Despite rising costs of attending college and growing levels of student debt nationwide, post-secondary education remains key to economic equity and mobility for individuals and for the prosperity of our communities.
On March 23, 2018, Trellis Foundation hosted a Summit on Postsecondary Access, Affordability & Attainment, where we were joined by many of the foremost stakeholders in Texas to discuss both public policy and philanthropic levers to support statewide priorities, such as the Texas Higher Education Coordinating Board’s 60x30TX. The Summit served as the formal public launch for Trellis Company’s newly-formed Foundation.
Rob Kaplan | Federal Reserve Bank of Dallas
Andres Alcantar | Texas Workforce Commission
Mike Morath | Texas Education Agency
Raymund Paredes, Ph.D. | Texas Higher Education Coordinating Board
Jacob Fraire | Texas Association of Community Colleges
Ray Martinez | Independent Colleges & Universities of Texas
Rissa McGuire, Ph.D. | Council of Public University Presidents & Chancellors
Kevin Byrne | Michael & Susan Dell Foundation
John Fitzpatrick | EducateTX/Communities Foundation of Texas
Sidney Hacker | Bill & Melinda Gates Foundation
Sue McMillin | Greater Texas Foundation
Trellis Foundation supports the innovation and growth of ideas and strategies that positively influence postsecondary attainment and affordability. We believe all students deserve equal educational opportunities, and that means that some students need, and should receive, additional benefits, support, and/or resources.
Attendees and presenters concluded that, despite current debates on the importance of postsecondary education, college is worth it, but the need for financial assistance is great. Philanthropic dollars can serve in a key catalyst role, but long-term sustainability must be through systems change and prioritization of public funding.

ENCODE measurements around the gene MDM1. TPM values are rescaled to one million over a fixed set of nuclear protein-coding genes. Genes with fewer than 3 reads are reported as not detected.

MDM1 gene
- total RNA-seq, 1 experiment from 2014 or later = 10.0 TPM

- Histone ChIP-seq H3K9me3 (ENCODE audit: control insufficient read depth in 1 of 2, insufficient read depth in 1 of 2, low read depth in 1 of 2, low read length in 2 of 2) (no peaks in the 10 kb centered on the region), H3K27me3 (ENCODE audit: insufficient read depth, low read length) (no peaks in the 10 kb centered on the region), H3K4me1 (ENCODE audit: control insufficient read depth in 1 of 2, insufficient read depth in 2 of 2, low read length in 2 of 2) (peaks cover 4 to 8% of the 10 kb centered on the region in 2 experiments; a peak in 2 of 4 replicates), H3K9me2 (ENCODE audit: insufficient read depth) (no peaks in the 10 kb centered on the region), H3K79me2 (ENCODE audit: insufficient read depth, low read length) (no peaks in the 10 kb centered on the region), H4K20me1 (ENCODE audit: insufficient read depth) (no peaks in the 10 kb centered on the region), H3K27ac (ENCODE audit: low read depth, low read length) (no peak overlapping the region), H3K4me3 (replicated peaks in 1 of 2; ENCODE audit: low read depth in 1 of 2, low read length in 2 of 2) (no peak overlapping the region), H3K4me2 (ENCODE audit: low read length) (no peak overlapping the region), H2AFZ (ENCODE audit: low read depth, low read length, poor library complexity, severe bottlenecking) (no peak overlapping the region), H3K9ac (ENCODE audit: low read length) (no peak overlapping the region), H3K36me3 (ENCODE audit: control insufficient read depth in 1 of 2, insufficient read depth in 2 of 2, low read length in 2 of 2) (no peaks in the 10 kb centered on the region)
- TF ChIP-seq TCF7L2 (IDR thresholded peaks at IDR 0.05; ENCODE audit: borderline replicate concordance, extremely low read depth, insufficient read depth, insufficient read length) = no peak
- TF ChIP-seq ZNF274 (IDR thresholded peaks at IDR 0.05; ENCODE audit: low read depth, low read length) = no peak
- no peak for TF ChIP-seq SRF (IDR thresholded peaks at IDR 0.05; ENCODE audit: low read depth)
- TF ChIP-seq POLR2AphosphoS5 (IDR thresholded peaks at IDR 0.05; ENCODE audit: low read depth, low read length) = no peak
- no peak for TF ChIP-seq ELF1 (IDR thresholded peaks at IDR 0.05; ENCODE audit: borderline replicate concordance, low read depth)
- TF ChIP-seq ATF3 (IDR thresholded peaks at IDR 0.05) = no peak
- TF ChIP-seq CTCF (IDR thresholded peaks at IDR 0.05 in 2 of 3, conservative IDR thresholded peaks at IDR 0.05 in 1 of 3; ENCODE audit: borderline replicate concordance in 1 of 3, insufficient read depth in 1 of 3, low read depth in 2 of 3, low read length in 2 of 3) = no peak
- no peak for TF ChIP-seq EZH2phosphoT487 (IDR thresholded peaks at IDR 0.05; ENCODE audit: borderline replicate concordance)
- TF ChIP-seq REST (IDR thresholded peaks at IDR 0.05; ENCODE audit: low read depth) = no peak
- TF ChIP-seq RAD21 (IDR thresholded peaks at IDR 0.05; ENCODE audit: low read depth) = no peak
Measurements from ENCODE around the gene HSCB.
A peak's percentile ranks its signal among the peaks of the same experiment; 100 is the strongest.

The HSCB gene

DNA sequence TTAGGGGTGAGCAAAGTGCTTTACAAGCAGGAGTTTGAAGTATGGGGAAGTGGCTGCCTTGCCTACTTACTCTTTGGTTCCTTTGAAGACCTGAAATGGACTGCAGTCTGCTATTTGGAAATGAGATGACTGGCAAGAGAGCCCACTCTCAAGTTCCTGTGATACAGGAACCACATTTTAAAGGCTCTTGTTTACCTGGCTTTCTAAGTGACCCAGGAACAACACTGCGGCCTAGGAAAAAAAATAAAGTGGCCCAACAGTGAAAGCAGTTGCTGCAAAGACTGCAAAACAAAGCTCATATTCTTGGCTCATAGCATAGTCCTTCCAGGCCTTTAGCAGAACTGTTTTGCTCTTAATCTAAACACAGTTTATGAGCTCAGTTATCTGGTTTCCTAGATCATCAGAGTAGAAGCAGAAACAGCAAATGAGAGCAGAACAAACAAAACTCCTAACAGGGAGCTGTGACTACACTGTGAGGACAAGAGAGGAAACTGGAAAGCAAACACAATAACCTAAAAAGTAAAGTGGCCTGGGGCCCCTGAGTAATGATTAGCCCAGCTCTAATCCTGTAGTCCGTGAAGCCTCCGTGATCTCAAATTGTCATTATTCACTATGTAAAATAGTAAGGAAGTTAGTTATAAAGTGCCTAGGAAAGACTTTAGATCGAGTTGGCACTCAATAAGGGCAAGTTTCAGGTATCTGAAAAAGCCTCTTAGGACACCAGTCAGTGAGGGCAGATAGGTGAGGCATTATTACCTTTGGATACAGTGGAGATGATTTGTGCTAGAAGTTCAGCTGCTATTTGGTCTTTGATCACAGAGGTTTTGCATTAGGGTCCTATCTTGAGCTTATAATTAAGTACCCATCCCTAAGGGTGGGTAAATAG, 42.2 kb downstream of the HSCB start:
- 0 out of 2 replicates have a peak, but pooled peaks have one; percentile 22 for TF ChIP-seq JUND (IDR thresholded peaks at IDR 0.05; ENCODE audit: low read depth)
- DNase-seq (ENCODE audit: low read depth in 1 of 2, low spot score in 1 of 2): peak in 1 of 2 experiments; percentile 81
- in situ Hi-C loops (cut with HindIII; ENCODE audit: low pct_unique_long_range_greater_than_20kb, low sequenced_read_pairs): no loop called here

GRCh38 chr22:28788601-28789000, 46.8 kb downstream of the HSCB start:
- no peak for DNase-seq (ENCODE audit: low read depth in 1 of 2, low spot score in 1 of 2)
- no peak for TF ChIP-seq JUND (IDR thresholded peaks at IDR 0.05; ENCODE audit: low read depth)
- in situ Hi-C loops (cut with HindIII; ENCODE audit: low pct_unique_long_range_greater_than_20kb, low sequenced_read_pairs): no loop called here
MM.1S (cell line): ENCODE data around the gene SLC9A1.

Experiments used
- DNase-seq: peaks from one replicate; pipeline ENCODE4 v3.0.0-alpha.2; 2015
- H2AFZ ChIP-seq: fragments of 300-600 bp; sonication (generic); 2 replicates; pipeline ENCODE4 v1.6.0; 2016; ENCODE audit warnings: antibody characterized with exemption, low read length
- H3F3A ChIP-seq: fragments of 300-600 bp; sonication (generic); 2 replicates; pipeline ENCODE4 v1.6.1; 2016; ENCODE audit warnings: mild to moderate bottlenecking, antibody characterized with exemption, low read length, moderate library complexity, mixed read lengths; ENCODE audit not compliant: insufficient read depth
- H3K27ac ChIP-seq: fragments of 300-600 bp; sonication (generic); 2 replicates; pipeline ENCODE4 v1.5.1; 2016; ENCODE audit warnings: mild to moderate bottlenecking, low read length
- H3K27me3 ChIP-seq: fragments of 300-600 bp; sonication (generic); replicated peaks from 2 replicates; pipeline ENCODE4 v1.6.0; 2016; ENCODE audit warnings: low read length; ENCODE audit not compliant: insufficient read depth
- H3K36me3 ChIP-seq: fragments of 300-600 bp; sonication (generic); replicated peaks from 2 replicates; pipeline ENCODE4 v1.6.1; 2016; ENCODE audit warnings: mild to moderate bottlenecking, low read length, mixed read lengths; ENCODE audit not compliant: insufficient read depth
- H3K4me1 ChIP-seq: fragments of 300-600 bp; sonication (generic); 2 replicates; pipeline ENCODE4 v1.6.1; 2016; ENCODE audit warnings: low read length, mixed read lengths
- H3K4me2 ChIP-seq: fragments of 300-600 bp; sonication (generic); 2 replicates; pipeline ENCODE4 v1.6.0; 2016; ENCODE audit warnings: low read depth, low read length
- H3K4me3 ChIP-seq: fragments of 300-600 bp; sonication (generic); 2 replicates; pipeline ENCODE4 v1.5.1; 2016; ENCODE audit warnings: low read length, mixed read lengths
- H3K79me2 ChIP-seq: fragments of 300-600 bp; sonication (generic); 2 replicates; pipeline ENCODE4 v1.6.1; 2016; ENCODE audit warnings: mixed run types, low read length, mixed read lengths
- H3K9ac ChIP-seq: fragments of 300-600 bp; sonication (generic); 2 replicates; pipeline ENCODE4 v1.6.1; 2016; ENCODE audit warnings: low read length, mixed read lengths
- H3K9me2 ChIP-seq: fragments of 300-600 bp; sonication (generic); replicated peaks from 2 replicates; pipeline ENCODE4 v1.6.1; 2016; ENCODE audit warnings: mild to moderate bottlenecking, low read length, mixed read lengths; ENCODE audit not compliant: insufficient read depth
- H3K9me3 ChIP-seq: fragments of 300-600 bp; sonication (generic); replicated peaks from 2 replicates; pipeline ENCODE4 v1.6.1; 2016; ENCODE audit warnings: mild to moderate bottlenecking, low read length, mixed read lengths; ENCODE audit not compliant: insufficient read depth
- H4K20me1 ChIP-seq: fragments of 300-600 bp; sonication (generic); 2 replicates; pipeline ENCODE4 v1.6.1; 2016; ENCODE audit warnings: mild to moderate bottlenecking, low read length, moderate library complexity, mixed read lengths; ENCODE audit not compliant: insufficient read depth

Rob Kaplan, Federal Reserve Bank of Dallas
Summit conversations kicked off with an interview by Evan Smith, CEO and Founder of The Texas Tribune, of Rob Kaplan, President and CEO of the Federal Reserve Bank of Dallas. Topics ranged from the current state of the economy to the importance of international trade to the role of education in Texas’ future.
- Population growth is key to GDP growth. While nationally aging demographics over the upcoming years will slow GDP growth, robust migration (from other countries and states) to Texas will counter this trend.
- Workforce development is critical: 60% of small business owners report a lack of skilled workers to fill open positions.
- Support of early education is key for improved outcomes across the pipeline, including at the postsecondary level.
Following his robust discussion with Kaplan, Smith moderated a panel of the commissioners from the Texas Education Association, Texas Higher Education Coordinating Board, and the Texas Workforce Commission.
Top takeaway: Post-secondary education and credentials remain key for economic mobility, including for middle-skills jobs. Students need to continue to receive this message.
The conversation provided an update on progress to date on Governor Greg Abbott’s Tri-Agency Workforce Initiative, including those charges relevant to higher education affordability:
- Updated tools support students in their path from education to career: Texas OnCourse, Texas Reality Check, Texas CREWS
- Increased alignment with industry, including funding of Texas Innovative Academies
- Modified K-12 accountability system to align with 60x30TX
Key needs going forward:
- Targeted resources with specific outcomes in mind